– That’s awesome, that’s really cool. Now tell us a little bit more about everything that eAccountable offers. A lot of the people you work with, obviously, they’re not just focused on Amazon, they’re focused on every possible aspect of their business. So what, what is eAccountable? What’s the full scope of what eAccountable provides to your clients?
– Yeah, absolutely. I mean, we are a full-service agency. We were founded 20 years ago and we’ve really been helping brands sell more online for the past two decades. We started as an affiliate marketing agency, that’s sort of our bread and butter, and over the past five to eight years or so, we’ve expanded our service line, trynna be more of partners instead of a service offering. Just instead of being this one-off channel guy, we’re trynna be partners and manage multiple services and be more consultative for our clients and help them make the right decisions for real sustainable growth. So, we manage, obviously marketplaces. So Amazon, Walmart, eBay, we have brands that we work with on the SEO side, help with website optimizations. We’ll do paid search, Google, Bing, Yahoo Gemini even sometimes, but that’s not high volume, but we do it. We do it sometimes, but we do paid social, again we consult. So pretty much anything in the digital space, we try to have a foot in or know where we can help. And if we can’t, then we know other agencies that may be able to support. We do have a new president, I don’t even think I mentioned that to you, Dustin, but we have a new president. He came from Ogilvy. So I don’t know if you guys are familiar with Ogilvy, but it’s one of the largest agencies in the world. So, we’re super excited to have him on our team, leading our team. And for him, he’s really trying to grow us for the next 20 years. We are expanding our services and offerings through the things that he has experience in, but we are trynna stay true to our core foundations and our core approach of helping brands grow online. We generally work with medium, small-sized businesses. We’ll work with startups, but we’ll also work with bigger brands. It’s really more about if it’s the right fit, and if we really think that we can help.
– So you just… That’s pretty cool. So you’re not just focused on Amazon per se. A brand can come to you and say, “Hey, we’re hearing about Walmart a little bit. What are you guys hearing about Walmart?” or, “Can you run our Google for us?” or, “Can you give us a little bit of direction on social?” So, it’s not just Amazon focused, but you can kinda help brands that are on Amazon, maybe kinda double in these other marketplaces. Is that correct?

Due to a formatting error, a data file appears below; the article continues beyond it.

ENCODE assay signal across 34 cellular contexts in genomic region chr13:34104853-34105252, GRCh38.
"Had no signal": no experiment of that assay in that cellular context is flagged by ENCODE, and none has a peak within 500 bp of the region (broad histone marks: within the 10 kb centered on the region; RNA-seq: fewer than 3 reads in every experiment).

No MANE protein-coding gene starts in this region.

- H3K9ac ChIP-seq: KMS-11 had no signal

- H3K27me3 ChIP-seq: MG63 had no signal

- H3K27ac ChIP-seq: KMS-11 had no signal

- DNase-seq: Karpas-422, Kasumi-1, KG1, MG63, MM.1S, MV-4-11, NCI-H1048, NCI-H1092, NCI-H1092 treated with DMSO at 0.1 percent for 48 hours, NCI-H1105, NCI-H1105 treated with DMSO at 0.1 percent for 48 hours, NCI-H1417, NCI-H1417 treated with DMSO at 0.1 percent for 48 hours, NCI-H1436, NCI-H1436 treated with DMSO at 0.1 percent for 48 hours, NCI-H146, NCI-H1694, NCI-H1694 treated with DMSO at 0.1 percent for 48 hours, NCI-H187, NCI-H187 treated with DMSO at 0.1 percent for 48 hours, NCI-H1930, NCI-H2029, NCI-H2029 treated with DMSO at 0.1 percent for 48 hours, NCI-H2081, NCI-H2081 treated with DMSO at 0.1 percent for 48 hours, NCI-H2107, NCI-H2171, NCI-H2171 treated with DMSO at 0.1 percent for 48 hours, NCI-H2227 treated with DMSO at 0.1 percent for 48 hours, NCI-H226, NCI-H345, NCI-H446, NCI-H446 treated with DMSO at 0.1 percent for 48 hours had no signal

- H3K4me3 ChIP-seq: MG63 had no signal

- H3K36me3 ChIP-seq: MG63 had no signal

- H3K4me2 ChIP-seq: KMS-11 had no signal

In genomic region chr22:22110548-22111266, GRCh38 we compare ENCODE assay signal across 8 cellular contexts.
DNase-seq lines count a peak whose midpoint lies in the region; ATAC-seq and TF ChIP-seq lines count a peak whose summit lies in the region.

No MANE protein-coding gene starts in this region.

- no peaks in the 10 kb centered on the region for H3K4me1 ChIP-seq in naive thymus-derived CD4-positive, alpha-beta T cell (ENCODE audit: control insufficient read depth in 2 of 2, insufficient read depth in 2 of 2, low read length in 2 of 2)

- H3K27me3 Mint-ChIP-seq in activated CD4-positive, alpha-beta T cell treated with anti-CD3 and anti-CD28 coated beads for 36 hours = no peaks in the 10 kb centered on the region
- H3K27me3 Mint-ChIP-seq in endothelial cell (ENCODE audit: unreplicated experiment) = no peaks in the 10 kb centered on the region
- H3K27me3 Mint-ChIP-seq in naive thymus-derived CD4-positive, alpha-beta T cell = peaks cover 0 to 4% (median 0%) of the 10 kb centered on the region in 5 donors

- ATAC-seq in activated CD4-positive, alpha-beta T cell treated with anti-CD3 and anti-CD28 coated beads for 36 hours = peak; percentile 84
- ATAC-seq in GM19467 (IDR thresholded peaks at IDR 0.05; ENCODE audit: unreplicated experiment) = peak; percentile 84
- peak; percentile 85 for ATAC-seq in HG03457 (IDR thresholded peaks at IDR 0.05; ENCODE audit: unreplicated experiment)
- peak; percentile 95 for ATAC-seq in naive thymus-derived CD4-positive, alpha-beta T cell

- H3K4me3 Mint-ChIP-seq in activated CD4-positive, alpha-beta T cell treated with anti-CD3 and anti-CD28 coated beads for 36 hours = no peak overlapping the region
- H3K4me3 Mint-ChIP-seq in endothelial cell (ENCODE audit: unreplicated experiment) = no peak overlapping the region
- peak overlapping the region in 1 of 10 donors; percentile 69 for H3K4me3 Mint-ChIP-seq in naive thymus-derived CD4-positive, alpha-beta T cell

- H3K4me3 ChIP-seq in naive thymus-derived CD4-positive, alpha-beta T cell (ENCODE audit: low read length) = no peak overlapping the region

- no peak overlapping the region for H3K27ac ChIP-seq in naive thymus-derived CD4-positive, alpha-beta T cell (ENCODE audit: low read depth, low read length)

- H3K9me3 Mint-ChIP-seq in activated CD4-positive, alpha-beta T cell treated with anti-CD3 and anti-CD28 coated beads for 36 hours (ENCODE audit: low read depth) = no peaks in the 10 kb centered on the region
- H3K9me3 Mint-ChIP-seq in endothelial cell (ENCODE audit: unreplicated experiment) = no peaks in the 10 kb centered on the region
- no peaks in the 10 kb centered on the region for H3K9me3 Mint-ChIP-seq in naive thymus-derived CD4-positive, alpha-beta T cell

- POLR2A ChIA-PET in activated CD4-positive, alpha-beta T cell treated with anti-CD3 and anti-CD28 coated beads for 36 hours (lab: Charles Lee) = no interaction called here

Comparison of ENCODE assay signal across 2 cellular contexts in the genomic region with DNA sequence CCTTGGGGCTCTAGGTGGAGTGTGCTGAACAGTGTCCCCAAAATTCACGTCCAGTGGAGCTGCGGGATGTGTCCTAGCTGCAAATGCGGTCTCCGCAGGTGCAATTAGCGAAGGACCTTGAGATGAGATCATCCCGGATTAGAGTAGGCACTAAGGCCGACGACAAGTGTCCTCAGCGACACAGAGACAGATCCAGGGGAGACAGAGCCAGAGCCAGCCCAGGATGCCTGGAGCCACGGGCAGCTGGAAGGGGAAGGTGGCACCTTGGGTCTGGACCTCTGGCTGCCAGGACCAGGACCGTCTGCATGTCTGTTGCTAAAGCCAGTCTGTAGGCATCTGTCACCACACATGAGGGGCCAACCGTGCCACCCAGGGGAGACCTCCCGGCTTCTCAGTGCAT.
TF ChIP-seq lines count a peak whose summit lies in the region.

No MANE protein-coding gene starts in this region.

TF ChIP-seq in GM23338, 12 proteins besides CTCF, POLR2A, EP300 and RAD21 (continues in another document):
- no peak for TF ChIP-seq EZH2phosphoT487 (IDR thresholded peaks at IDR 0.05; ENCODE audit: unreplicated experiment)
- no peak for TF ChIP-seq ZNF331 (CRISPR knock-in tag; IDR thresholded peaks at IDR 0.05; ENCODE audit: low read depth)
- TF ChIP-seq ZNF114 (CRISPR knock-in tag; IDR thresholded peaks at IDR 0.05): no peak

– Absolutely. And we try to look at that whole scope, right? Because I think it’s important, especially nowadays where you’ve got customers all over the place. I mean, people are shopping where they wanna shop, right? If you like to shop on Amazon, you’ll primarily shop there, but you have people who like to visit the site or you have people who like to shop on Facebook, right? You got people who still go to Google. So, it’s really important for brands to try to be where their customers are. Amazon’s a great place to do that, but again, it’s not the only place to be, right? So when we’re looking at the brand, our brands, we’re trynna see, okay, where do they fit in the E-commerce ecosystem, right? What are the channels that they can win on based on their product, right? You’ve got certain products that are more like millennial-focused that you would say, well maybe a marketplace like Wish might even be a good opportunity. Let’s look at paid social, Let’s go see what’s going on on TikTok, if that type of product fits, right? You’ve got other products that are more established in retail and we’re looking for more of a return focus. So, we’ll go on Amazon and we’ll do more defensive strategies and we’ll do… We’re really focused on website optimizations and controlling your space on Google. So it depends on where you are as a brand and what your goals and objectives are. And we try to listen to that and come to you with a strategy that makes sense.